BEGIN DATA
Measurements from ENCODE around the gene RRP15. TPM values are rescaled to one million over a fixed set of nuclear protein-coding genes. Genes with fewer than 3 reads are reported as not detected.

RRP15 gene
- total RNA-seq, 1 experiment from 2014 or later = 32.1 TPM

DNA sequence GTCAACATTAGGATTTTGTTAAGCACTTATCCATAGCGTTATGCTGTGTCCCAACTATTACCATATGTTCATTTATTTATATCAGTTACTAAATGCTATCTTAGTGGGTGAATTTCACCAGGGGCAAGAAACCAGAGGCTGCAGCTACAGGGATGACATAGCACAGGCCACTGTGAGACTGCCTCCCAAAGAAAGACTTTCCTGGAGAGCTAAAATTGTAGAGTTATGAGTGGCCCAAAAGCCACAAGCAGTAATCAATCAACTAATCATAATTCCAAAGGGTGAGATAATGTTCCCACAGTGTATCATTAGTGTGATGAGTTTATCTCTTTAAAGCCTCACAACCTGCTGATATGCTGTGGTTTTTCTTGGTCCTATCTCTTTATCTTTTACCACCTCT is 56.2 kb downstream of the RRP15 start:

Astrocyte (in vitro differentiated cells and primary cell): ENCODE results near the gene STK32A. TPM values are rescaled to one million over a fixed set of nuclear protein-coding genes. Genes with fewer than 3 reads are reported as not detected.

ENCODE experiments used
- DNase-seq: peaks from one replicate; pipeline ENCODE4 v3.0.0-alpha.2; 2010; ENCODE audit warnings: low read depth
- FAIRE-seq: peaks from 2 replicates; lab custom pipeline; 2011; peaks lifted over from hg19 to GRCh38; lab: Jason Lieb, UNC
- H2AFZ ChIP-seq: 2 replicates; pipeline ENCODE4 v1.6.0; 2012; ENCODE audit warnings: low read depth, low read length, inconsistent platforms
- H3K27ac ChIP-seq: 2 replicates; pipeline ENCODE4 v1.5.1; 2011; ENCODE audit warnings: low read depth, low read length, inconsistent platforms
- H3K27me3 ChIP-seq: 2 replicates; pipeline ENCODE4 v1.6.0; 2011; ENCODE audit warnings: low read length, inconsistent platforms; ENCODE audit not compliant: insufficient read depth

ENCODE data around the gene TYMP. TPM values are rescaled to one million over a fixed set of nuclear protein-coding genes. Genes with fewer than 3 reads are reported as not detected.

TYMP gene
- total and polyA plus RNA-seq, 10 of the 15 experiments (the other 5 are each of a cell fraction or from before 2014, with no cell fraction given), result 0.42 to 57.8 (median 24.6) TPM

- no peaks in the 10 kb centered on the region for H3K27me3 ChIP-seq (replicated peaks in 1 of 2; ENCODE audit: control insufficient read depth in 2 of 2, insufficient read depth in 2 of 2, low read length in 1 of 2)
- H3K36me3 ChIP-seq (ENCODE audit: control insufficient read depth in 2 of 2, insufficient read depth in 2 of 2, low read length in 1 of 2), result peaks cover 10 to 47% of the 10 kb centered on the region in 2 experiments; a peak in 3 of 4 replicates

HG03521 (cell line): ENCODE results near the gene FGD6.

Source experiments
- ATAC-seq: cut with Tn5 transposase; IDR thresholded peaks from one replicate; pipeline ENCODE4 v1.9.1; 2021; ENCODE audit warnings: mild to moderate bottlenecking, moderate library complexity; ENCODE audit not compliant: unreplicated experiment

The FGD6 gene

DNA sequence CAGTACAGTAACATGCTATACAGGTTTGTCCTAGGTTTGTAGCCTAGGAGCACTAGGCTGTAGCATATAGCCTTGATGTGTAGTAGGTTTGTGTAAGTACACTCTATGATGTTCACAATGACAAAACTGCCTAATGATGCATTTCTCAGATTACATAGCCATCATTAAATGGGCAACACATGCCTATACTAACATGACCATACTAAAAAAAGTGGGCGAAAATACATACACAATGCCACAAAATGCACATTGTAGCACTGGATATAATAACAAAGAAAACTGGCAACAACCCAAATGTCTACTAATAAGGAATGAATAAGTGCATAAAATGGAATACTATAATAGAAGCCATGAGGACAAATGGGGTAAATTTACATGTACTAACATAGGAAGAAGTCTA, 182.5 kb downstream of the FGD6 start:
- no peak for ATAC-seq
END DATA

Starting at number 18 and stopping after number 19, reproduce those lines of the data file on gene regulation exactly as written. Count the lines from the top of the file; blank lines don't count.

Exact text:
Source experiments
- ATAC-seq: cut with Tn5 transposase; IDR thresholded peaks from one replicate; pipeline ENCODE4 v1.9.1; 2021; ENCODE audit warnings: mild to moderate bottlenecking, moderate library complexity; ENCODE audit not compliant: unreplicated experiment